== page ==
china's policy

At City National Rochdale, we believe our intellectual capital is in our domain knowledge and in our understanding of underlying theories and policy initiatives which provide us the ability to filter out noise and to focus on the long-term. The following composition is a rather academic resource to put the current developments in China into perspective.  

We believe the policymakers in China’s Central Bank (PBoC) are currently treading on thin ice amid the emerging markets’ noise and commotion. The Mundell-Fleming (M-F) model is relevant in today’s context especially when we analyze China. The M-F model is fairly complex, but the conclusions of the model are quite simple. Often referred to as the “Impossible Trinity” where independent monetary policy, capital mobility, and exchange rate controls cannot coexist at the same time. The M-F model is represented in the graphic below.

Source: N. Gregory Mankiw, Professor of Economics at Harvard University

Let us apply the model to real world examples: 

Hong Kong: has a pegged exchange rate and free capital mobility. However, the monetary policy is not independent; the authorities do not and cannot control money supply or interest rates.

USA: the Fed controls U.S. monetary policy and the U.S. enjoys free capital flows. However, the Fed does not control the exchange rate and does not manipulate the U.S. dollar.

China: HAD a pegged currency (it is trying to move to a more market-determined exchange rate regime). China had cross-border capital flows (mostly inflows and is further liberalizing flows, now resulting in outflows. The PBoC had and still has tight reign monetary policy controls.

Why is the above construct relevant?  Historically, as countries moved policy regimes from pegged currency to more flexible regimes, amid capital account reforms and capital mobility, there have been instances of significant instability in financial markets (Mexico, Thailand/Southeast Asia, etc.). China had a virtual peg against the U.S. dollar for a decade until July 2005. Thereafter, it was a “dirty peg” for another ten years, until recently as of August 11, 2015 when the PBoC devalued the yuan by 1.9% by moving the USD/CNY reference rate. The PBoC has shifted to a more market-linked exchange rate. While the absolute currency move is not significant, the policy departure from a peg to a dirty float has broader implications. See table below on fiscal and monetary policy.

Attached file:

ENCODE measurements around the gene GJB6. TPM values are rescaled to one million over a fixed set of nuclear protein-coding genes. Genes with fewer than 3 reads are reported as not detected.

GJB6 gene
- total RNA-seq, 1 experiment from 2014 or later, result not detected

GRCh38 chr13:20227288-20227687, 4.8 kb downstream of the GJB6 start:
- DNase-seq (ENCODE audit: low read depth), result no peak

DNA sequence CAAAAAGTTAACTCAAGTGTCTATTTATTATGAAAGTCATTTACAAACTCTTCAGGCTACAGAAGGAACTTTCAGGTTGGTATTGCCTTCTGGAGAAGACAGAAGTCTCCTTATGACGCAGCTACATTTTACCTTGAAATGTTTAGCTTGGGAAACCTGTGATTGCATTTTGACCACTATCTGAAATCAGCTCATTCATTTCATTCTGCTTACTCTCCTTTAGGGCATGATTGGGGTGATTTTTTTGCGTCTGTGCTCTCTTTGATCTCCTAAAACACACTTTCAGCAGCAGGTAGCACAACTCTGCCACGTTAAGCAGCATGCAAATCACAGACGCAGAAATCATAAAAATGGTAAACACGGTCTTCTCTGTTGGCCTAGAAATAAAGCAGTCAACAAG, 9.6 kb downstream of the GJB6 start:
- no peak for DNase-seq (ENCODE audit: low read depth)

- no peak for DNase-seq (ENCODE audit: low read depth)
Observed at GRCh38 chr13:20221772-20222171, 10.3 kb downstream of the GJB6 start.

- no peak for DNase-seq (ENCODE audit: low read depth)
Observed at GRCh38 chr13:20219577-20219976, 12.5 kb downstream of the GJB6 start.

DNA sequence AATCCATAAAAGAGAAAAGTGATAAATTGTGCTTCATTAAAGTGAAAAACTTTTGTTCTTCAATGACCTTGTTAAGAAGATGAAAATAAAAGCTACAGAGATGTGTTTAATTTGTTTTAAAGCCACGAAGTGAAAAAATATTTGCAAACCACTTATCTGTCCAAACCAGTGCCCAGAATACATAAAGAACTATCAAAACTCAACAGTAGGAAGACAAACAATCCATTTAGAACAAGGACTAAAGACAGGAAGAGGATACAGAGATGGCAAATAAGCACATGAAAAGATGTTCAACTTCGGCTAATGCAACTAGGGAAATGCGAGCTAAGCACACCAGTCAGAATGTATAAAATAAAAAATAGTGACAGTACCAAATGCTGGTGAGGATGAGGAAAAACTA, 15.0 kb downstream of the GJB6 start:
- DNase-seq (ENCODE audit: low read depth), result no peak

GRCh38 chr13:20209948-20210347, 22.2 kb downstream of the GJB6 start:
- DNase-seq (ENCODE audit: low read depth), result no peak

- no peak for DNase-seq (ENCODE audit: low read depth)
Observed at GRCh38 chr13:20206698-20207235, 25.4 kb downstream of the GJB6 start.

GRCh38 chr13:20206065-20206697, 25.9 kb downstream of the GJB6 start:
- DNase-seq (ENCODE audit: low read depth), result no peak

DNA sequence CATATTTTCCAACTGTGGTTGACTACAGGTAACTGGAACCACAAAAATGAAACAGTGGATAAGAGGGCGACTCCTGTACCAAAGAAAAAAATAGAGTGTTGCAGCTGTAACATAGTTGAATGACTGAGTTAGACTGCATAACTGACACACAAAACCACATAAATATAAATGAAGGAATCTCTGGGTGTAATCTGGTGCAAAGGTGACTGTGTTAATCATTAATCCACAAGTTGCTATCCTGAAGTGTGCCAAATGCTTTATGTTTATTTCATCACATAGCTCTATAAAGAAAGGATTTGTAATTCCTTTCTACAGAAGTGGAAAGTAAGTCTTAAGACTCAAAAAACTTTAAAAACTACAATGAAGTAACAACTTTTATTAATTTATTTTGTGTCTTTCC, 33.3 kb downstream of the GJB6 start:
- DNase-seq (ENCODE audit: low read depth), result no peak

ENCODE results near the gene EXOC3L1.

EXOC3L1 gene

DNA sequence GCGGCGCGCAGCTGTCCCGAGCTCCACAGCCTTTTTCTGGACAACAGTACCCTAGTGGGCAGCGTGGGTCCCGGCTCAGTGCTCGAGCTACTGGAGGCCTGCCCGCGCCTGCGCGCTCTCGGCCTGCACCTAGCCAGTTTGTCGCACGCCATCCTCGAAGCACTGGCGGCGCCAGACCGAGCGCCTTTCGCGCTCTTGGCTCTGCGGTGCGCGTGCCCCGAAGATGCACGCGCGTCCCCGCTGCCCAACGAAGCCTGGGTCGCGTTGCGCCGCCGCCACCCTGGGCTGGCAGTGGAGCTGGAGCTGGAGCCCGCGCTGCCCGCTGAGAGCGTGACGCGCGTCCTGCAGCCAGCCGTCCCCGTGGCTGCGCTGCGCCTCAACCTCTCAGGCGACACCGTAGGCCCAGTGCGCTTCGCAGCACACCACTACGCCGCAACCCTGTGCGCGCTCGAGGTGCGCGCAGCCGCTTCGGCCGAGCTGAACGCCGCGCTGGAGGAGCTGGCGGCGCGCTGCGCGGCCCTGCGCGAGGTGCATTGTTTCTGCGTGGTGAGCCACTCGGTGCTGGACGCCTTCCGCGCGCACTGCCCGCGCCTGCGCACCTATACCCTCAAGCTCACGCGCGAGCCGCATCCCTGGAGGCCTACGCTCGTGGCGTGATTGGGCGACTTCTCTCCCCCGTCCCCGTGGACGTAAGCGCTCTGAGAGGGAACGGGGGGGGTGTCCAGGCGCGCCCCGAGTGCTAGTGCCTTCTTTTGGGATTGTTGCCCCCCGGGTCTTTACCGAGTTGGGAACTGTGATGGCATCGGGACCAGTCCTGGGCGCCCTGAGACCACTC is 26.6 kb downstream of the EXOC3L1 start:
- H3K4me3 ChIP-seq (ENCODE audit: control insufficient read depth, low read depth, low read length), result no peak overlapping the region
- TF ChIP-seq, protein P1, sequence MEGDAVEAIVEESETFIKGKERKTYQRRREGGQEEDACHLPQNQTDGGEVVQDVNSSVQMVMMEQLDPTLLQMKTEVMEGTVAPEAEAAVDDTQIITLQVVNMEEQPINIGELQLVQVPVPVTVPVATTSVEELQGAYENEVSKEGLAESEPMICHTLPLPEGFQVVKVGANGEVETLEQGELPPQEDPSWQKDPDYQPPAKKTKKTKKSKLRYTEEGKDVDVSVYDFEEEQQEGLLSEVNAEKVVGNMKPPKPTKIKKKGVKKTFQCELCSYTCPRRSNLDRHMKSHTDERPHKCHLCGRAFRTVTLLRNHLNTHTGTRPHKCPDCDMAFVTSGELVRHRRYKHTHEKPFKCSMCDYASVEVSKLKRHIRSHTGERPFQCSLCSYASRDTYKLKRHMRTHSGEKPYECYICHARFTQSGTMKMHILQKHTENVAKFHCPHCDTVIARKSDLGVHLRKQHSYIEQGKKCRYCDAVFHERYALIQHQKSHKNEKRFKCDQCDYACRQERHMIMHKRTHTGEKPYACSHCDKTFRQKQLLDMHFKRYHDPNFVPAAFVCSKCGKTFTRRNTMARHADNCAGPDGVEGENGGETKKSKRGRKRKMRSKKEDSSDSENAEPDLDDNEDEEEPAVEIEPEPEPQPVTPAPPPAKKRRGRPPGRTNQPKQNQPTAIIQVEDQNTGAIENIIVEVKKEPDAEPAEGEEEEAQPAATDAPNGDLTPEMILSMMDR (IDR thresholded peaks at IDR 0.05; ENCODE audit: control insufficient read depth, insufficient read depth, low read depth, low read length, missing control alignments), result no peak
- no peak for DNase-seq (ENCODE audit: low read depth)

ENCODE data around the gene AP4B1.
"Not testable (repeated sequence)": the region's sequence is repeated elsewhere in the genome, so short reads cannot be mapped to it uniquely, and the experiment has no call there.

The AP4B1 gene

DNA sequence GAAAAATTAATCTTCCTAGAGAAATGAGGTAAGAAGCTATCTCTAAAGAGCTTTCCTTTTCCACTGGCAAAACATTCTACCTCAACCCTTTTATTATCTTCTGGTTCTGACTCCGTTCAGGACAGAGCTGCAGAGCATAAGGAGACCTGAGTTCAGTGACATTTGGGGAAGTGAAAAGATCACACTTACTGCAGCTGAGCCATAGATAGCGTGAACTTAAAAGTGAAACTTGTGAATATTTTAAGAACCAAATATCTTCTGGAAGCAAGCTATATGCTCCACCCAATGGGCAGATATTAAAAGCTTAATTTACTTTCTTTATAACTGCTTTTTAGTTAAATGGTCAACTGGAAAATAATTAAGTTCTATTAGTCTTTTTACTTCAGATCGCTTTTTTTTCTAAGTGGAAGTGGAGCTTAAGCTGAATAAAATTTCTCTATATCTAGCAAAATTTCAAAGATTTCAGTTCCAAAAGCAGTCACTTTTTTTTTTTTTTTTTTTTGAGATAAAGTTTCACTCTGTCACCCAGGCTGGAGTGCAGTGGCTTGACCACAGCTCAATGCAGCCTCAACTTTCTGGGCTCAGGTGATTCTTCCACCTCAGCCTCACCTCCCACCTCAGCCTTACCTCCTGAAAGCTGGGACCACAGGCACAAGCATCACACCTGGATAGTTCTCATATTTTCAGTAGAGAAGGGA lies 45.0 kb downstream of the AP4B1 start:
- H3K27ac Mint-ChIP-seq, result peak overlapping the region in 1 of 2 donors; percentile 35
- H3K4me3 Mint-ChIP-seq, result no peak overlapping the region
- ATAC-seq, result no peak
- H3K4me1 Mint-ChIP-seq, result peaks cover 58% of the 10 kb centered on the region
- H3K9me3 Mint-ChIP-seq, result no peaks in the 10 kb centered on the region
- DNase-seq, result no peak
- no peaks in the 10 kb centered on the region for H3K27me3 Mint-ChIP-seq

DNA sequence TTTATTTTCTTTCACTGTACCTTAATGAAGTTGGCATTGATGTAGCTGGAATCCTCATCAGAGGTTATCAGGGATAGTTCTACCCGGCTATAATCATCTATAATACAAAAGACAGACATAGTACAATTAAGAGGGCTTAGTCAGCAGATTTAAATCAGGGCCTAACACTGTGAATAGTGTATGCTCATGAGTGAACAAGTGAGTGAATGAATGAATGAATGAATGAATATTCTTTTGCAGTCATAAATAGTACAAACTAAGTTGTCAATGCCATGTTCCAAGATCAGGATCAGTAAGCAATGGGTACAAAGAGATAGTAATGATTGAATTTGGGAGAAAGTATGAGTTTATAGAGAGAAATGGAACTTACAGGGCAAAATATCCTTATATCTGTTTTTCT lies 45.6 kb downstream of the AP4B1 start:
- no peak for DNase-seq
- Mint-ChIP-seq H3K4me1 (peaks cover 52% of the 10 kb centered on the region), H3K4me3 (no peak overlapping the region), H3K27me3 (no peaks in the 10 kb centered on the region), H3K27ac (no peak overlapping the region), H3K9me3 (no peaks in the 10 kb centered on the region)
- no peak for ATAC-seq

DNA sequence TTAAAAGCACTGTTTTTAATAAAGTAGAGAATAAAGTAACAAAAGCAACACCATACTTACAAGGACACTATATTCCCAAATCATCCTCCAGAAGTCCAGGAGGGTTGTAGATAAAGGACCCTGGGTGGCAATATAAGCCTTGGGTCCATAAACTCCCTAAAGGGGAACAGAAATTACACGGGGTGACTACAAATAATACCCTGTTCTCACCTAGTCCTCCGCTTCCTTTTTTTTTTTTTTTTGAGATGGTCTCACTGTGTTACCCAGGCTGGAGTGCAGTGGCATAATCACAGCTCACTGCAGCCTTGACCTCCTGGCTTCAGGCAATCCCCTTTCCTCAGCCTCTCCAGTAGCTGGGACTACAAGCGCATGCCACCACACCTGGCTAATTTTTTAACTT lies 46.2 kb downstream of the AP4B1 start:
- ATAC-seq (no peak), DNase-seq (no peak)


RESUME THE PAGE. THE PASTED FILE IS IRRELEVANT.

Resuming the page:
Source: N. Gregory Mankiw, Professor of Economics at Harvard University

Fiscal versus monetary policy?  China’s wonder years of growth were investment led and propped by fiscal expansion. A move towards a more flexible and market-determined exchange rate would have a very different impact on the potency of China’s fiscal and monetary policy initiatives. Imagine a China where the fiscal planning, GDP growth targets, and provincial infra capex targets, etc. lose significance. It is easier said than done. The M-F doctrine underscores the risks of such a transition and the world is aware of what happened in other markets (“too big to fail” does not count in this context).

Will China make a smooth transition from the right to the left (above table)? Or will China stall the initiative and revert to its time-tested controlled economy model? In my view, China faces a Hobson’s choice. The transition in policy regime is essential, as the current regime is clearly not working (growth faltering with mounting debt). Is a smooth transition feasible? I believe it is possible. China would want to support its domestic economy through monetary expansion (with viable potency as per the M-F model – see table above) . However, that poses a challenge when the debt levels in the economy are already so high.

We will closely watch the upcoming developments and refrain from speculating and predicting near-term outcomes.

For now, gloom and doom prevails in emerging market equities, and we cannot escape that reality.


Anindya Chatterjee

Managing Director, Senior Portfolio Manager

City National Rochdale

Office: (212) 702-3544

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1.  Mundell, Robert A. (1963). "Capital mobility and stabilization policy under fixed and flexible exchange rates". Canadian Journal of Economic and Political Science 29 (4): 475–485. doi:10.2307/139336. Reprinted in Mundell, Robert A. (1968). International Economics. New York: Macmillan.

2.  Fleming, J. Marcus (1962). "Domestic financial policies under fixed and floating exchange rates". IMF Staff Papers 9: 369–379. doi:10.2307/3866091. Reprinted in Cooper, Richard N., ed. (1969). International Finance. New York: Penguin Books.

3.  Dornbusch, R. (1976). "Exchange Rate Expectations and Monetary Policy". Journal of International Economics 6 (3): 231–244. doi:10.1016/0022-1996(76)90001-5.

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